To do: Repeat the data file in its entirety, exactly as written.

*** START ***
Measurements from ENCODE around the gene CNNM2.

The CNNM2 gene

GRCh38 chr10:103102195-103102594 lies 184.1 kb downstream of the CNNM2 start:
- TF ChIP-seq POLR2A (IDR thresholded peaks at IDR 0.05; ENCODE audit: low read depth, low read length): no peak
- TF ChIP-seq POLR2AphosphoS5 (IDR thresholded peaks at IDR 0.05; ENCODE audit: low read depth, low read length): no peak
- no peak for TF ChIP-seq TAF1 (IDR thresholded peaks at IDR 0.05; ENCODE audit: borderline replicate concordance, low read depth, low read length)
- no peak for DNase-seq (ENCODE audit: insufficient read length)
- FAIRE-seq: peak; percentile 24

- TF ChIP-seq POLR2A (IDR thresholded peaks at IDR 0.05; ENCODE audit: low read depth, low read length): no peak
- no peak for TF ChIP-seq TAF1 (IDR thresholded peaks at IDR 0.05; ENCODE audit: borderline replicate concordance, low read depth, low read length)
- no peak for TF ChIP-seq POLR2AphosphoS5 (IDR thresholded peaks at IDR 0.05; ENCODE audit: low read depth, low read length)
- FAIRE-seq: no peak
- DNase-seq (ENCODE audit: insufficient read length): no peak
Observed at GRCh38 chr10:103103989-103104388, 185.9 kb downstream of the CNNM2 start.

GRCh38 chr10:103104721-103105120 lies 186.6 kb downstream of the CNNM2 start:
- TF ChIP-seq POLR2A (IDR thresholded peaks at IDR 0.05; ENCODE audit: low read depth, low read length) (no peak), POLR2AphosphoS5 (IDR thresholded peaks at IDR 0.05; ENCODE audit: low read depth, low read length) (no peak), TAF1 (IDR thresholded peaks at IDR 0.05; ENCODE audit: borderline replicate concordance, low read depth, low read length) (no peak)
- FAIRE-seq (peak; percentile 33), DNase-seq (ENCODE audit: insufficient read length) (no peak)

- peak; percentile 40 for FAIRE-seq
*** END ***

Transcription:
Measurements from ENCODE around the gene CNNM2.

The CNNM2 gene

GRCh38 chr10:103102195-103102594 lies 184.1 kb downstream of the CNNM2 start:
- TF ChIP-seq POLR2A (IDR thresholded peaks at IDR 0.05; ENCODE audit: low read depth, low read length): no peak
- TF ChIP-seq POLR2AphosphoS5 (IDR thresholded peaks at IDR 0.05; ENCODE audit: low read depth, low read length): no peak
- no peak for TF ChIP-seq TAF1 (IDR thresholded peaks at IDR 0.05; ENCODE audit: borderline replicate concordance, low read depth, low read length)
- no peak for DNase-seq (ENCODE audit: insufficient read length)
- FAIRE-seq: peak; percentile 24

- TF ChIP-seq POLR2A (IDR thresholded peaks at IDR 0.05; ENCODE audit: low read depth, low read length): no peak
- no peak for TF ChIP-seq TAF1 (IDR thresholded peaks at IDR 0.05; ENCODE audit: borderline replicate concordance, low read depth, low read length)
- no peak for TF ChIP-seq POLR2AphosphoS5 (IDR thresholded peaks at IDR 0.05; ENCODE audit: low read depth, low read length)
- FAIRE-seq: no peak
- DNase-seq (ENCODE audit: insufficient read length): no peak
Observed at GRCh38 chr10:103103989-103104388, 185.9 kb downstream of the CNNM2 start.

GRCh38 chr10:103104721-103105120 lies 186.6 kb downstream of the CNNM2 start:
- TF ChIP-seq POLR2A (IDR thresholded peaks at IDR 0.05; ENCODE audit: low read depth, low read length) (no peak), POLR2AphosphoS5 (IDR thresholded peaks at IDR 0.05; ENCODE audit: low read depth, low read length) (no peak), TAF1 (IDR thresholded peaks at IDR 0.05; ENCODE audit: borderline replicate concordance, low read depth, low read length) (no peak)
- FAIRE-seq (peak; percentile 33), DNase-seq (ENCODE audit: insufficient read length) (no peak)

- peak; percentile 40 for FAIRE-seq